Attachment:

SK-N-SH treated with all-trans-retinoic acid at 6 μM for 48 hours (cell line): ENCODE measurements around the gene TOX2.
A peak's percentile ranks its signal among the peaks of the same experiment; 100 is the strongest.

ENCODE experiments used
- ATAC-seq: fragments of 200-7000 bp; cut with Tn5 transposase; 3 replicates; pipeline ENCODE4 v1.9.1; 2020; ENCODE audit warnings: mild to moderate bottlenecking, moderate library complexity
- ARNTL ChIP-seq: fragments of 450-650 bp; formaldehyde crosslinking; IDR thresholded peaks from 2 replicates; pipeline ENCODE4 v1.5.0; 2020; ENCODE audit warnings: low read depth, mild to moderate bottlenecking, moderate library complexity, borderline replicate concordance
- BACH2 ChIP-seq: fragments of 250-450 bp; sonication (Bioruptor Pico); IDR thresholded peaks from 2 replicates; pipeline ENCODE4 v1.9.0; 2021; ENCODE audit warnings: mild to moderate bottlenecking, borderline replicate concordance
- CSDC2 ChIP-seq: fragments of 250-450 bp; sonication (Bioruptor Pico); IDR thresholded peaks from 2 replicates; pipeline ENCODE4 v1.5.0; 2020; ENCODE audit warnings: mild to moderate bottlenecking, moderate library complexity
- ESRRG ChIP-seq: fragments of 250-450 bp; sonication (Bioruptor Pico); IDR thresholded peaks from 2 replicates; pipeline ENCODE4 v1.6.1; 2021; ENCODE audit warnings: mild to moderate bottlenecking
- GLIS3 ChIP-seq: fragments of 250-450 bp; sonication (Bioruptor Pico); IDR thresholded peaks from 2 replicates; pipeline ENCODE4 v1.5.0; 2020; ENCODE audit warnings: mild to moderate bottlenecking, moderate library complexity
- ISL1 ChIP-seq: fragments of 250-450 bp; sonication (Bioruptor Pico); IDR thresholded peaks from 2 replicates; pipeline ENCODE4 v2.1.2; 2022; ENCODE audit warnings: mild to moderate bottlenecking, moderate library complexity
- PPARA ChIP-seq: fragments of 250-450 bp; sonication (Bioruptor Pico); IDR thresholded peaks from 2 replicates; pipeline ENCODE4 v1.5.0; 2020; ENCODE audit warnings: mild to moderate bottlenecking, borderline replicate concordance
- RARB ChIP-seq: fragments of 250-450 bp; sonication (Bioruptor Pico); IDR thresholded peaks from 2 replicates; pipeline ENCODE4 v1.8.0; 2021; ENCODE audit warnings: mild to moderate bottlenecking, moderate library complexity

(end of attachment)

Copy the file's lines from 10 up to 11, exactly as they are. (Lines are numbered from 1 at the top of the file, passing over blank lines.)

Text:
- ISL1 ChIP-seq: fragments of 250-450 bp; sonication (Bioruptor Pico); IDR thresholded peaks from 2 replicates; pipeline ENCODE4 v2.1.2; 2022; ENCODE audit warnings: mild to moderate bottlenecking, moderate library complexity
- PPARA ChIP-seq: fragments of 250-450 bp; sonication (Bioruptor Pico); IDR thresholded peaks from 2 replicates; pipeline ENCODE4 v1.5.0; 2020; ENCODE audit warnings: mild to moderate bottlenecking, borderline replicate concordance